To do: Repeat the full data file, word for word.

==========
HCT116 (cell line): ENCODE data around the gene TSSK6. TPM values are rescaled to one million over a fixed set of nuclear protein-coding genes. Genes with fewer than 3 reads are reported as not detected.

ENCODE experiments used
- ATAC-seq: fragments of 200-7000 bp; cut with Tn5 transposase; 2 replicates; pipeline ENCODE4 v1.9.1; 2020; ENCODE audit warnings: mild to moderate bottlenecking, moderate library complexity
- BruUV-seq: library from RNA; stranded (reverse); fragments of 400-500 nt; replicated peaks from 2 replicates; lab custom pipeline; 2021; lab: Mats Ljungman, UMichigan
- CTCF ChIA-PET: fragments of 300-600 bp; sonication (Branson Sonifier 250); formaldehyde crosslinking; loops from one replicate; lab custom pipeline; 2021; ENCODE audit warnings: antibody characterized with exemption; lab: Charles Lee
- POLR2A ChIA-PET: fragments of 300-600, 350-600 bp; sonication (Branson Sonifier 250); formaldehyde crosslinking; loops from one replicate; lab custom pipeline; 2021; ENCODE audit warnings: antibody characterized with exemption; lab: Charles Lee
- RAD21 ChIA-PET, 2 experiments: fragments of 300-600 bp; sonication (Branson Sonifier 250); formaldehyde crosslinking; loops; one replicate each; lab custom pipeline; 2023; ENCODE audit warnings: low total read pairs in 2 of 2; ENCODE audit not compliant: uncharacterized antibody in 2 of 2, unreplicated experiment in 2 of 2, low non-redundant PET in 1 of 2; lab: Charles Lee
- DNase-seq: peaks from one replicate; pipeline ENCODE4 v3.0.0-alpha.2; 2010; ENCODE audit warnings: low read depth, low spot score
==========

HCT116 (cell line): ENCODE data around the gene TSSK6. TPM values are rescaled to one million over a fixed set of nuclear protein-coding genes. Genes with fewer than 3 reads are reported as not detected.

ENCODE experiments used
- ATAC-seq: fragments of 200-7000 bp; cut with Tn5 transposase; 2 replicates; pipeline ENCODE4 v1.9.1; 2020; ENCODE audit warnings: mild to moderate bottlenecking, moderate library complexity
- BruUV-seq: library from RNA; stranded (reverse); fragments of 400-500 nt; replicated peaks from 2 replicates; lab custom pipeline; 2021; lab: Mats Ljungman, UMichigan
- CTCF ChIA-PET: fragments of 300-600 bp; sonication (Branson Sonifier 250); formaldehyde crosslinking; loops from one replicate; lab custom pipeline; 2021; ENCODE audit warnings: antibody characterized with exemption; lab: Charles Lee
- POLR2A ChIA-PET: fragments of 300-600, 350-600 bp; sonication (Branson Sonifier 250); formaldehyde crosslinking; loops from one replicate; lab custom pipeline; 2021; ENCODE audit warnings: antibody characterized with exemption; lab: Charles Lee
- RAD21 ChIA-PET, 2 experiments: fragments of 300-600 bp; sonication (Branson Sonifier 250); formaldehyde crosslinking; loops; one replicate each; lab custom pipeline; 2023; ENCODE audit warnings: low total read pairs in 2 of 2; ENCODE audit not compliant: uncharacterized antibody in 2 of 2, unreplicated experiment in 2 of 2, low non-redundant PET in 1 of 2; lab: Charles Lee
- DNase-seq: peaks from one replicate; pipeline ENCODE4 v3.0.0-alpha.2; 2010; ENCODE audit warnings: low read depth, low spot score